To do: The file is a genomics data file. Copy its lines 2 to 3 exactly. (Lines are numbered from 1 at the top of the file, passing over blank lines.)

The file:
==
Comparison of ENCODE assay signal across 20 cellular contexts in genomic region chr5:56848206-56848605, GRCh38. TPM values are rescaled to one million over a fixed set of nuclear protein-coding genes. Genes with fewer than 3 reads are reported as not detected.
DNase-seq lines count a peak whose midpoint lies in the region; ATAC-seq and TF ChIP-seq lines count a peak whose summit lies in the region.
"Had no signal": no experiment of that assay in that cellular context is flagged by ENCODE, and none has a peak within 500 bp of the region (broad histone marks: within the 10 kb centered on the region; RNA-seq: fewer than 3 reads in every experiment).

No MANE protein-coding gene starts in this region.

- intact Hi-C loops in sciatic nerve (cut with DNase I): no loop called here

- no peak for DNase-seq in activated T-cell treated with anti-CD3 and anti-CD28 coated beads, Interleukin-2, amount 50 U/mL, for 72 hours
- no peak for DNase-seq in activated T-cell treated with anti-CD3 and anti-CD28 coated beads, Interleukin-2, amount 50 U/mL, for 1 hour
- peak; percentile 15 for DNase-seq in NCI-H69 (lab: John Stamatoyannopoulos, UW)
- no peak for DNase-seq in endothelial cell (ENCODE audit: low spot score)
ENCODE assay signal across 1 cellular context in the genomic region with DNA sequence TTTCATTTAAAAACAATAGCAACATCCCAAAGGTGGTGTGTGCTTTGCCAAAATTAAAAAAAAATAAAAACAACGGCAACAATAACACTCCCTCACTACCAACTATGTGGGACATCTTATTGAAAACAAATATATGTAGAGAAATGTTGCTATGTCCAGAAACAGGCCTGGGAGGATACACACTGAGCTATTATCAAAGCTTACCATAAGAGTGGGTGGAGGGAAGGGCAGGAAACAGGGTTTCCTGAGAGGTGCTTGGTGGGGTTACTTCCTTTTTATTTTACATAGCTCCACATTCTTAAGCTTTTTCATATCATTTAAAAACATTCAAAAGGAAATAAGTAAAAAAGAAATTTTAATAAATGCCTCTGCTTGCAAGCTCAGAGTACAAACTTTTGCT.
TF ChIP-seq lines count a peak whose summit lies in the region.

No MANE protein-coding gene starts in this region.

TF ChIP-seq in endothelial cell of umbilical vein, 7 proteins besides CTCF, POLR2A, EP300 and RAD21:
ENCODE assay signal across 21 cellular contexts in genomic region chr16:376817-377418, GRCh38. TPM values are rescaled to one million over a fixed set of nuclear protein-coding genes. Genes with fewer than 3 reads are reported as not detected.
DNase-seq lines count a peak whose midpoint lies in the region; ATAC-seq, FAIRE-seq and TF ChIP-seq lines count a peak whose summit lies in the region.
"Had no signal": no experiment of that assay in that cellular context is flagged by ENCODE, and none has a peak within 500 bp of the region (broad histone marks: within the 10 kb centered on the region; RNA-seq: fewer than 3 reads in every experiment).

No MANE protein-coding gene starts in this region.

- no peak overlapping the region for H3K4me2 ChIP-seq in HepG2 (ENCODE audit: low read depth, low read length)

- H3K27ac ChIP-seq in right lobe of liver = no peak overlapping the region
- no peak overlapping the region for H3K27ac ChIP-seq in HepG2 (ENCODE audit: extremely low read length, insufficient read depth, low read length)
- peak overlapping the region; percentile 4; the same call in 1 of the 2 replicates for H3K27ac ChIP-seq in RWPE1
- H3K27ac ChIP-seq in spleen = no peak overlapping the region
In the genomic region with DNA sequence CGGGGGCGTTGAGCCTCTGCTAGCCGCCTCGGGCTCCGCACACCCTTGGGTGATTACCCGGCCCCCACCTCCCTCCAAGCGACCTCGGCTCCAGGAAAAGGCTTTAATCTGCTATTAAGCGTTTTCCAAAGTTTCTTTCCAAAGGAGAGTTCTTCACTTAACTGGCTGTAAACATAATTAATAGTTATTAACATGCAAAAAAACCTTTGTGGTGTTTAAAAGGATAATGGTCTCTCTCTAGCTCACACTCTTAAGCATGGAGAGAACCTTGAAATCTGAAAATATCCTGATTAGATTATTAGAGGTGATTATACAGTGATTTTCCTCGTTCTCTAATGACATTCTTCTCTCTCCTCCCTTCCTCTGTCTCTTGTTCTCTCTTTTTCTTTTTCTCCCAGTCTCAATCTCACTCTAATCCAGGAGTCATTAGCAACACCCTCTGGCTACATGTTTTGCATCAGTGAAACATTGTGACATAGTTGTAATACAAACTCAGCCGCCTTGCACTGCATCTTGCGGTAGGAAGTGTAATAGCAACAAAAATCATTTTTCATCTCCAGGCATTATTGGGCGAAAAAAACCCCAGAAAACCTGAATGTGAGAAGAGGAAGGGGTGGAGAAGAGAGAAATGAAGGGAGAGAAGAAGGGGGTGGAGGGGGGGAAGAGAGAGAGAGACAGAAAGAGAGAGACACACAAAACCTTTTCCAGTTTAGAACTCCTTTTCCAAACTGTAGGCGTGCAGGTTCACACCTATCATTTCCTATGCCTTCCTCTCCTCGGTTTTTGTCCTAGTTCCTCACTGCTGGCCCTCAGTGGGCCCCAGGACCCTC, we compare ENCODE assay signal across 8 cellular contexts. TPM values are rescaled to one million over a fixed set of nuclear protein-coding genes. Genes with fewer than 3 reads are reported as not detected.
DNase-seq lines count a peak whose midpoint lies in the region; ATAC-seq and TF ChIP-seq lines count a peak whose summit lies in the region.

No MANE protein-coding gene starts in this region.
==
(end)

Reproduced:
DNase-seq lines count a peak whose midpoint lies in the region; ATAC-seq and TF ChIP-seq lines count a peak whose summit lies in the region.
"Had no signal": no experiment of that assay in that cellular context is flagged by ENCODE, and none has a peak within 500 bp of the region (broad histone marks: within the 10 kb centered on the region; RNA-seq: fewer than 3 reads in every experiment).